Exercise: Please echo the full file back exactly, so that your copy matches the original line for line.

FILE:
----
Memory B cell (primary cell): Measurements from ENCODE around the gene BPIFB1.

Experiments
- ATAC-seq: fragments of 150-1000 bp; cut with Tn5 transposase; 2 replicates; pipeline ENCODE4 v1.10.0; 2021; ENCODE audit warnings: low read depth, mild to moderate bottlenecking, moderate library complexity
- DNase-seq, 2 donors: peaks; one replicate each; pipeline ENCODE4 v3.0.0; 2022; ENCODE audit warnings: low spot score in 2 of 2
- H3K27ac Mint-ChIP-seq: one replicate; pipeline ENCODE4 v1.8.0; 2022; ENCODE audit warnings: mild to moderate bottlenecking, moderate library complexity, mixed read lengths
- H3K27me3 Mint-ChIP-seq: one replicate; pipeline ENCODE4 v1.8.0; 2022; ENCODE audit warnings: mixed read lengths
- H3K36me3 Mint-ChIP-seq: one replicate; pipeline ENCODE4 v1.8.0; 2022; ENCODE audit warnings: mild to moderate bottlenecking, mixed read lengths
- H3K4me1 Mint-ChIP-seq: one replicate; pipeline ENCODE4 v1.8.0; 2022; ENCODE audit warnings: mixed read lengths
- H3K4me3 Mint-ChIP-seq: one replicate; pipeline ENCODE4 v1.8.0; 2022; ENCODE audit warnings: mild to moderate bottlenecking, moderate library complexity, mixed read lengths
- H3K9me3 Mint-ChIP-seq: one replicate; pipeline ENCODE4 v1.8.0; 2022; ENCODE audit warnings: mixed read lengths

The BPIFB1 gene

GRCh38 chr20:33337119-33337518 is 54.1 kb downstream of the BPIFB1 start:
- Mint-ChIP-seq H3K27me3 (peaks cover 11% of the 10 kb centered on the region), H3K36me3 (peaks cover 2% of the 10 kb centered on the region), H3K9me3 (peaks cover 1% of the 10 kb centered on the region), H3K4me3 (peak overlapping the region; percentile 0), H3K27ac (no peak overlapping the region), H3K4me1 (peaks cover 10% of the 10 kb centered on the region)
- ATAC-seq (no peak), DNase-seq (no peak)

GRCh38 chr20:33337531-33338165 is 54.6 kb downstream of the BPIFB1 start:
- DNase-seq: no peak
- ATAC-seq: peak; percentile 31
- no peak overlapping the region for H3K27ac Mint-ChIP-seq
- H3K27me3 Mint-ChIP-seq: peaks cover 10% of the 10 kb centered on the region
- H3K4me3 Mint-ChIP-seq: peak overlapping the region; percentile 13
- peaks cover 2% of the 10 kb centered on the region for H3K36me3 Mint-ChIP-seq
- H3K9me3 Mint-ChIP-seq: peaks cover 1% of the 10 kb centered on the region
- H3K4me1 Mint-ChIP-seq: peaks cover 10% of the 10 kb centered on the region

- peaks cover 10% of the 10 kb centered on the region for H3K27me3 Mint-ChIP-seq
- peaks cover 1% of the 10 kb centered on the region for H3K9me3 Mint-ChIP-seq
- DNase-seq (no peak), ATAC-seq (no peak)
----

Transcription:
Memory B cell (primary cell): Measurements from ENCODE around the gene BPIFB1.

Experiments
- ATAC-seq: fragments of 150-1000 bp; cut with Tn5 transposase; 2 replicates; pipeline ENCODE4 v1.10.0; 2021; ENCODE audit warnings: low read depth, mild to moderate bottlenecking, moderate library complexity
- DNase-seq, 2 donors: peaks; one replicate each; pipeline ENCODE4 v3.0.0; 2022; ENCODE audit warnings: low spot score in 2 of 2
- H3K27ac Mint-ChIP-seq: one replicate; pipeline ENCODE4 v1.8.0; 2022; ENCODE audit warnings: mild to moderate bottlenecking, moderate library complexity, mixed read lengths
- H3K27me3 Mint-ChIP-seq: one replicate; pipeline ENCODE4 v1.8.0; 2022; ENCODE audit warnings: mixed read lengths
- H3K36me3 Mint-ChIP-seq: one replicate; pipeline ENCODE4 v1.8.0; 2022; ENCODE audit warnings: mild to moderate bottlenecking, mixed read lengths
- H3K4me1 Mint-ChIP-seq: one replicate; pipeline ENCODE4 v1.8.0; 2022; ENCODE audit warnings: mixed read lengths
- H3K4me3 Mint-ChIP-seq: one replicate; pipeline ENCODE4 v1.8.0; 2022; ENCODE audit warnings: mild to moderate bottlenecking, moderate library complexity, mixed read lengths
- H3K9me3 Mint-ChIP-seq: one replicate; pipeline ENCODE4 v1.8.0; 2022; ENCODE audit warnings: mixed read lengths

The BPIFB1 gene

GRCh38 chr20:33337119-33337518 is 54.1 kb downstream of the BPIFB1 start:
- Mint-ChIP-seq H3K27me3 (peaks cover 11% of the 10 kb centered on the region), H3K36me3 (peaks cover 2% of the 10 kb centered on the region), H3K9me3 (peaks cover 1% of the 10 kb centered on the region), H3K4me3 (peak overlapping the region; percentile 0), H3K27ac (no peak overlapping the region), H3K4me1 (peaks cover 10% of the 10 kb centered on the region)
- ATAC-seq (no peak), DNase-seq (no peak)

GRCh38 chr20:33337531-33338165 is 54.6 kb downstream of the BPIFB1 start:
- DNase-seq: no peak
- ATAC-seq: peak; percentile 31
- no peak overlapping the region for H3K27ac Mint-ChIP-seq
- H3K27me3 Mint-ChIP-seq: peaks cover 10% of the 10 kb centered on the region
- H3K4me3 Mint-ChIP-seq: peak overlapping the region; percentile 13
- peaks cover 2% of the 10 kb centered on the region for H3K36me3 Mint-ChIP-seq
- H3K9me3 Mint-ChIP-seq: peaks cover 1% of the 10 kb centered on the region
- H3K4me1 Mint-ChIP-seq: peaks cover 10% of the 10 kb centered on the region

- peaks cover 10% of the 10 kb centered on the region for H3K27me3 Mint-ChIP-seq
- peaks cover 1% of the 10 kb centered on the region for H3K9me3 Mint-ChIP-seq
- DNase-seq (no peak), ATAC-seq (no peak)